A Byzantine Icon was returned to Greece last month  after being smuggled out of the country 30 years ago – the country still awaits the return of the Elgin Marbles however, which are seen as by far the most important reunification request.
The Epoch Times 
Greece Welcomes Return of Byzantine Icon
Culture minister still awaits returns of ‘Elgin’ marbles
Reuters Dec 14, 2008
ATHENS—Britain returned a 14th century Byzantine icon to Greek authorities last month, 30 years after it was stolen from a monastery in northern Greece, the Culture Ministry said.
The painting of Christ being taken down from the Cross was snatched from a monastery in the city of Serres in 1978 and discovered in 2002 in the hands of a Greek collector in London.
A British court ruled this year the valuable painting should be returned to Greece, dismissing an appeal from its owner.
“Days like these are days of joy for all the people struggling to rescue our cultural inheritance,” Culture Minister Michalis Liapis said. “The icon stolen from the St. John the Baptist monastery will be returned to the place it was seized.”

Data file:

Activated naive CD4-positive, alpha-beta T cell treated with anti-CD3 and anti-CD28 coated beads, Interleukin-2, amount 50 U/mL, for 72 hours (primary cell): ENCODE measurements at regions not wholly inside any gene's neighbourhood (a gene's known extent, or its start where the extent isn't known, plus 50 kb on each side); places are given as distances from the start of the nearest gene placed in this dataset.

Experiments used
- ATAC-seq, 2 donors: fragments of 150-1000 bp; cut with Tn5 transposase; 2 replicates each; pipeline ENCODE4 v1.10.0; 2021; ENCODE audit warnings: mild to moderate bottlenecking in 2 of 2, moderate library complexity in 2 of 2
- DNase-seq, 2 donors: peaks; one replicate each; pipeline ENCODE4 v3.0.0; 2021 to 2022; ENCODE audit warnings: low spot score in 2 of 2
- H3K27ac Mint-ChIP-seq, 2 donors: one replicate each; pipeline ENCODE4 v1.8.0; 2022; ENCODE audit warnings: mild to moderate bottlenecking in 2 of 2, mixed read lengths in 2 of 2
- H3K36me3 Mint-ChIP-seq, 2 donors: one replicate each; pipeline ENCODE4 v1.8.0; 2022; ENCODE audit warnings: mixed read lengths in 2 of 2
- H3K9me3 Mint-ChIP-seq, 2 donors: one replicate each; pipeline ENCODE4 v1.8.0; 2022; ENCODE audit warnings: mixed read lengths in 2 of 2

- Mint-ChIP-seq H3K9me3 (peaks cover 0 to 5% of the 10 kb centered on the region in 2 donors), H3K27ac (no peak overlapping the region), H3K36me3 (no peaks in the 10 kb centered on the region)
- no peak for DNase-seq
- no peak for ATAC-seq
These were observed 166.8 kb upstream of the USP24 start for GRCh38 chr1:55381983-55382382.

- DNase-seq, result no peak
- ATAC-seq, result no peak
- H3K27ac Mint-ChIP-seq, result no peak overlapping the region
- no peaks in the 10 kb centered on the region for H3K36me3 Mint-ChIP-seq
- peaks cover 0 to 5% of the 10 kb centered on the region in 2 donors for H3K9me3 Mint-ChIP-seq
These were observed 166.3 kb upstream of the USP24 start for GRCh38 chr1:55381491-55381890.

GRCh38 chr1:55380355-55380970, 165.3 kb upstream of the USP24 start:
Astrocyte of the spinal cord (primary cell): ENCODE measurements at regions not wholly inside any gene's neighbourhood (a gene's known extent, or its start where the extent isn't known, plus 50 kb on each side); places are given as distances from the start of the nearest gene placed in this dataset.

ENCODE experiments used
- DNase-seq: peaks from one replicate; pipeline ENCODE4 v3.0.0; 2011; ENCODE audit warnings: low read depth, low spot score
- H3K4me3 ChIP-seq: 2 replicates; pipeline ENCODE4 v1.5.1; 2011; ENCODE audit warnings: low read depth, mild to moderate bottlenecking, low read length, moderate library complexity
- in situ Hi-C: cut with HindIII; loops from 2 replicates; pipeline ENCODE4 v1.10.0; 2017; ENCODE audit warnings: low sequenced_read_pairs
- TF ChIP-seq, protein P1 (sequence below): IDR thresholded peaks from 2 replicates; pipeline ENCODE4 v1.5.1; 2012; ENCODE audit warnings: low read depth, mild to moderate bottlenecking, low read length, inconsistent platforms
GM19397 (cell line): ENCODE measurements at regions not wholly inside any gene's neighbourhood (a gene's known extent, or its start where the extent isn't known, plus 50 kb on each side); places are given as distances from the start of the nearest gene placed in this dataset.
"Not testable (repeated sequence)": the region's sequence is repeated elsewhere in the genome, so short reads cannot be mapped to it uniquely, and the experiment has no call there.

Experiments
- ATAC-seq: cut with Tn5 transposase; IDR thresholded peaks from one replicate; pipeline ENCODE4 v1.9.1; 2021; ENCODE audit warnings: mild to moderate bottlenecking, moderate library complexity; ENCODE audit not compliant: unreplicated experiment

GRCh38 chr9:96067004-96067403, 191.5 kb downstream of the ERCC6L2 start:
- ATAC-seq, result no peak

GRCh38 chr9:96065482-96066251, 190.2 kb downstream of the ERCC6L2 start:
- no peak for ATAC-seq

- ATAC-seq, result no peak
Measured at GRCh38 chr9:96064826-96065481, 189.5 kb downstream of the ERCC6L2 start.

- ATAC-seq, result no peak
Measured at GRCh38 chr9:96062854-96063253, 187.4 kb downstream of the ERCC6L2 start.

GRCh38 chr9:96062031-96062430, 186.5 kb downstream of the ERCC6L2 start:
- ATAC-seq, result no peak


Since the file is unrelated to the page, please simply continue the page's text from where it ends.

Greece’s conservative government has launched a campaign to recover ancient artifacts and religious art smuggled out of the country and acquired by foreign museums and private collectors.
Top of this list are the Parthenon Marbles, part of the frieze that once adorned the 5th century B.C. temple of Athena on the Acropolis in central Athens.
The sculptures were taken to Britain in the early 19th century by Thomas Bruce, seventh earl of Elgin and British ambassador to the Ottoman Empire, which then ruled Greece.
Liapis said the Byzantine icon would need restoration as it was painted over before it was smuggled out of Greece. The government would also ensure security at the monastery was tight enough to prevent a recurrence of the theft.
“The Culture Ministry does not encourage domestic ‘Elginism,'” he said. The icon will be displayed for two weeks at the Byzantine and Christian Museum in Athens.